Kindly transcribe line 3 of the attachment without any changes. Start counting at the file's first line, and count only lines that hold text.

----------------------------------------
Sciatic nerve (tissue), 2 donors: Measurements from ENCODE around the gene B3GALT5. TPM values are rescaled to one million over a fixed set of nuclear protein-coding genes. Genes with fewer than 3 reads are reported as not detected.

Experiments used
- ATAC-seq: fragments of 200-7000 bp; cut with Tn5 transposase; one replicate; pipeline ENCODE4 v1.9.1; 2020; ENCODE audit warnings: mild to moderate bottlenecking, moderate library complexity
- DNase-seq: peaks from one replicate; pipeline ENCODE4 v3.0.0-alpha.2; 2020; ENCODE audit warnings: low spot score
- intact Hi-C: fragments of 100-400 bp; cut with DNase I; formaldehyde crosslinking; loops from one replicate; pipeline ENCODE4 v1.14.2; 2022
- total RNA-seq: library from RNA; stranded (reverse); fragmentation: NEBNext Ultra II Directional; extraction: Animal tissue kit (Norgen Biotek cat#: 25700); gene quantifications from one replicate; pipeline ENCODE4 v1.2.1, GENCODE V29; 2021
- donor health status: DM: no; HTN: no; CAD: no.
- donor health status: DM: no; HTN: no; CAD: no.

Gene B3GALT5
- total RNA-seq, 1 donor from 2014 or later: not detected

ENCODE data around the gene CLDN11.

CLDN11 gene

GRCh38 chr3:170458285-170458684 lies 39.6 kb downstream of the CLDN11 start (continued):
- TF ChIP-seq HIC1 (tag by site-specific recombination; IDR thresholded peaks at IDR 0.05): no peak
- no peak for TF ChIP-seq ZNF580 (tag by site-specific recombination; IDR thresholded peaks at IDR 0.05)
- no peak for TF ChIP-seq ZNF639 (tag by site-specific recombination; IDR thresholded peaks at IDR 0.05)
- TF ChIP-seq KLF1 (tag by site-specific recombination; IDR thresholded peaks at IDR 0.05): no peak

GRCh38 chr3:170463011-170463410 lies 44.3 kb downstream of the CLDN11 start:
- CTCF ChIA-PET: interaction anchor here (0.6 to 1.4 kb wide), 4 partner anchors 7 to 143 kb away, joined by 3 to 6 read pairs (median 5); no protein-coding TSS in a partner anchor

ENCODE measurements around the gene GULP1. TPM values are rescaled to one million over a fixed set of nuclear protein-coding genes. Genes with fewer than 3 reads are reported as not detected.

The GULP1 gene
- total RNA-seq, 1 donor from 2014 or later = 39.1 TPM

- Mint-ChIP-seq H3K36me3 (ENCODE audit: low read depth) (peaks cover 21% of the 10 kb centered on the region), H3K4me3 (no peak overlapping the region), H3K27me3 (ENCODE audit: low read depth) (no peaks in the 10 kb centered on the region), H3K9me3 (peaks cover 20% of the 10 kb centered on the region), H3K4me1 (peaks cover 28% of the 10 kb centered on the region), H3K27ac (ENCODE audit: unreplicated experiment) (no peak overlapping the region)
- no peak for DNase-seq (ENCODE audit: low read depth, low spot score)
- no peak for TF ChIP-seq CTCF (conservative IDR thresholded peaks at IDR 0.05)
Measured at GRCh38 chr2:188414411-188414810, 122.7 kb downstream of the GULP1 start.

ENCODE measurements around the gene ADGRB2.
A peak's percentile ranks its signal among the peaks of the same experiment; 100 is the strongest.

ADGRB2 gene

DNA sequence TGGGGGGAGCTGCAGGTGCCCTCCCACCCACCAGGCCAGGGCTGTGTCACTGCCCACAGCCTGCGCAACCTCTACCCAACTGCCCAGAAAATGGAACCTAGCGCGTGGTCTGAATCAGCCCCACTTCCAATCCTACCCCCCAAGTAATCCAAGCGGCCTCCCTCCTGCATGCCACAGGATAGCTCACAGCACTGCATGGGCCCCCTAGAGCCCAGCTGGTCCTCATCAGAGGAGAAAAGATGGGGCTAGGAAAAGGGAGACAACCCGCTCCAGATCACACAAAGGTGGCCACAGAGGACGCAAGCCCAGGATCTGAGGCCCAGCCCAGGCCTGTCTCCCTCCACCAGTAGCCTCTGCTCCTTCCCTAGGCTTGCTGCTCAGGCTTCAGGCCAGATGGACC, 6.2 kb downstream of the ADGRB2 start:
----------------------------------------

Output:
- ATAC-seq: fragments of 200-7000 bp; cut with Tn5 transposase; one replicate; pipeline ENCODE4 v1.9.1; 2020; ENCODE audit warnings: mild to moderate bottlenecking, moderate library complexity